The paper "Systems Thinking Is Critical in Developing Solutions to Sustainability Challenges" is a great example of a management essay. Systems thinking involve the use of models to assist in the understanding of events, patterns of behavior causing the events, and the structure responsible for these behavior patterns (Midgley, 2003 p. 13). In analyzing a certain problem, systems thinking are critical in understanding the problem as well as its causes hence guide in the development of sustainable solutions. Homelessness is a major problem in Australia and a crucial problem to address since shelter is a basic human need.
In a single night, approximately 105000 people are homeless with the largest population being in large cities of Perth, Sydney, Melbourne, and Brisbane. A person becomes homeless when they cannot access safe and secure housing, they are in circumstances that threaten the affordability of their home, and lack security of tenure. In a census conducted in 2011, 1 in every 200 Australians appeared homeless recording a 17 percent increase from the 2006 census. The homeless population includes those living in impoverished dwellings, boarding houses, supported accommodation, severely crowded lodgings, and other temporary lodgings.
The male population of the homeless accounts for 56 percent while the female population stands at 44 percent with domestic violence being the largest cause of the situation. This essay seeks to assess how systems thinking can facilitate solving the homelessness problem in Australia. It will begin by assessing the concept of systems thinking and connect its applicability to solving homelessness in the long-term. Systematic Approach Systems thinking is a framework focused on interrelationships for looking at patterns of change rather than focusing on snapshots.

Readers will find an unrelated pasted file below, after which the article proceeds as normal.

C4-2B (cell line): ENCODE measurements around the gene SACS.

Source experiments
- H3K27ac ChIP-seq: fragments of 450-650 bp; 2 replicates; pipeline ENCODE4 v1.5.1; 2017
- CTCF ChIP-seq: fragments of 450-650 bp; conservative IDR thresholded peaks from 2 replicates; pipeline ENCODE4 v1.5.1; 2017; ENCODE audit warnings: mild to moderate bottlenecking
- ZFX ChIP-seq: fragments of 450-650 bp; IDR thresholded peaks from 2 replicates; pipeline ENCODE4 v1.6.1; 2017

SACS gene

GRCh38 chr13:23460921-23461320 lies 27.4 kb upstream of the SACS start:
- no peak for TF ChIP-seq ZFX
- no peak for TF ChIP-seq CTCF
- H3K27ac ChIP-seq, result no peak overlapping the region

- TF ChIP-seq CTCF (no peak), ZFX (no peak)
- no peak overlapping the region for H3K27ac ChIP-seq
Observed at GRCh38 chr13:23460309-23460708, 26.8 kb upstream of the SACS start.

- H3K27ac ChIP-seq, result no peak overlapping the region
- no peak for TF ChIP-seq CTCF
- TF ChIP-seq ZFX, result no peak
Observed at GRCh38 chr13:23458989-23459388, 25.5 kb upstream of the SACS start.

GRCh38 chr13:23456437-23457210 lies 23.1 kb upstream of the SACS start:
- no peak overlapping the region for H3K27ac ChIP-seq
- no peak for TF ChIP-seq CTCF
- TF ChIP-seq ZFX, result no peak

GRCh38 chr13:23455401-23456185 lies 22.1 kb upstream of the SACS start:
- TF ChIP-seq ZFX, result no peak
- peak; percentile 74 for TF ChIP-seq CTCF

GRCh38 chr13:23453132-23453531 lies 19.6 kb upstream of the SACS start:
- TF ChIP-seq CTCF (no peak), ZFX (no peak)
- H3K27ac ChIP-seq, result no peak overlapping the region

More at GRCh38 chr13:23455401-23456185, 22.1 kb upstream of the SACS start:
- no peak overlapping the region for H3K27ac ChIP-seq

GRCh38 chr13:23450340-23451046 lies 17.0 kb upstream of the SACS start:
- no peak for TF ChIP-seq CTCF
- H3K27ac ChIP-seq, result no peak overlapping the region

When using the systems thinking approach, one needs to focus on a problem in terms of patterns of behavior over a period of time rather than on particular events. It looks at the bigger picture by focusing on the relationships rather than finer details of a problem. (Fischer-Lescano, 2012) explores the use of a critical system approach to assessing problems in detail.
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